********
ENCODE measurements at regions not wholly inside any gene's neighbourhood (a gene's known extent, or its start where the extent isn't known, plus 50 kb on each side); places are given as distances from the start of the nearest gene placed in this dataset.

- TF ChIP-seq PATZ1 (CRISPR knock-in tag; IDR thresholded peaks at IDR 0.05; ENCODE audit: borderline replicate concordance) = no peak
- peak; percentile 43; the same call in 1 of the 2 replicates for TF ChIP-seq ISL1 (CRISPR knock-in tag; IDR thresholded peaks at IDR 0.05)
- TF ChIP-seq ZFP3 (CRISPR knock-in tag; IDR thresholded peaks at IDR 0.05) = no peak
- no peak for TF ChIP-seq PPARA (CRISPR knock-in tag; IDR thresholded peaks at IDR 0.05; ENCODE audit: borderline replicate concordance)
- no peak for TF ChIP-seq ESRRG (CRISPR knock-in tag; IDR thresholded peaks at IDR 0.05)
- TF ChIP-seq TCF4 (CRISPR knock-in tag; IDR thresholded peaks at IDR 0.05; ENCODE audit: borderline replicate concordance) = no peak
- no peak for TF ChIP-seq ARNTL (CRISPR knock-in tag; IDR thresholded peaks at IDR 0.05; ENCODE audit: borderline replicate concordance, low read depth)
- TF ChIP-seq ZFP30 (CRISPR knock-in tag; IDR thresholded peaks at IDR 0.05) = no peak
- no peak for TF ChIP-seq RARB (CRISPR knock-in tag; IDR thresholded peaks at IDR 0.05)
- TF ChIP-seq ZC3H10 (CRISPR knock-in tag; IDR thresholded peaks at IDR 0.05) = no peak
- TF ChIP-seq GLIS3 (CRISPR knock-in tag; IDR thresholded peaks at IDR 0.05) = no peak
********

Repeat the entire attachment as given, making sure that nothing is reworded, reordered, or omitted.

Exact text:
ENCODE measurements at regions not wholly inside any gene's neighbourhood (a gene's known extent, or its start where the extent isn't known, plus 50 kb on each side); places are given as distances from the start of the nearest gene placed in this dataset.

- TF ChIP-seq PATZ1 (CRISPR knock-in tag; IDR thresholded peaks at IDR 0.05; ENCODE audit: borderline replicate concordance) = no peak
- peak; percentile 43; the same call in 1 of the 2 replicates for TF ChIP-seq ISL1 (CRISPR knock-in tag; IDR thresholded peaks at IDR 0.05)
- TF ChIP-seq ZFP3 (CRISPR knock-in tag; IDR thresholded peaks at IDR 0.05) = no peak
- no peak for TF ChIP-seq PPARA (CRISPR knock-in tag; IDR thresholded peaks at IDR 0.05; ENCODE audit: borderline replicate concordance)
- no peak for TF ChIP-seq ESRRG (CRISPR knock-in tag; IDR thresholded peaks at IDR 0.05)
- TF ChIP-seq TCF4 (CRISPR knock-in tag; IDR thresholded peaks at IDR 0.05; ENCODE audit: borderline replicate concordance) = no peak
- no peak for TF ChIP-seq ARNTL (CRISPR knock-in tag; IDR thresholded peaks at IDR 0.05; ENCODE audit: borderline replicate concordance, low read depth)
- TF ChIP-seq ZFP30 (CRISPR knock-in tag; IDR thresholded peaks at IDR 0.05) = no peak
- no peak for TF ChIP-seq RARB (CRISPR knock-in tag; IDR thresholded peaks at IDR 0.05)
- TF ChIP-seq ZC3H10 (CRISPR knock-in tag; IDR thresholded peaks at IDR 0.05) = no peak
- TF ChIP-seq GLIS3 (CRISPR knock-in tag; IDR thresholded peaks at IDR 0.05) = no peak